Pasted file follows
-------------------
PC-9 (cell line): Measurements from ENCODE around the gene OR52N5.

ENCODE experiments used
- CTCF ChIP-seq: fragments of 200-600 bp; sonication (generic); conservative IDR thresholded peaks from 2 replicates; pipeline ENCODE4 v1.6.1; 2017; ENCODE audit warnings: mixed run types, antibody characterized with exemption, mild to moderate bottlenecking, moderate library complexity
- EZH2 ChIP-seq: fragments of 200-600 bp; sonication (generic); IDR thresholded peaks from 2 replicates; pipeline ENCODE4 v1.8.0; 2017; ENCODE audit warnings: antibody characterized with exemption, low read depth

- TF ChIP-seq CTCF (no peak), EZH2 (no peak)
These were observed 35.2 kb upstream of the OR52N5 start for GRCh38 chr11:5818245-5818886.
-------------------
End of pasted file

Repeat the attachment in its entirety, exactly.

PC-9 (cell line): Measurements from ENCODE around the gene OR52N5.

ENCODE experiments used
- CTCF ChIP-seq: fragments of 200-600 bp; sonication (generic); conservative IDR thresholded peaks from 2 replicates; pipeline ENCODE4 v1.6.1; 2017; ENCODE audit warnings: mixed run types, antibody characterized with exemption, mild to moderate bottlenecking, moderate library complexity
- EZH2 ChIP-seq: fragments of 200-600 bp; sonication (generic); IDR thresholded peaks from 2 replicates; pipeline ENCODE4 v1.8.0; 2017; ENCODE audit warnings: antibody characterized with exemption, low read depth

- TF ChIP-seq CTCF (no peak), EZH2 (no peak)
These were observed 35.2 kb upstream of the OR52N5 start for GRCh38 chr11:5818245-5818886.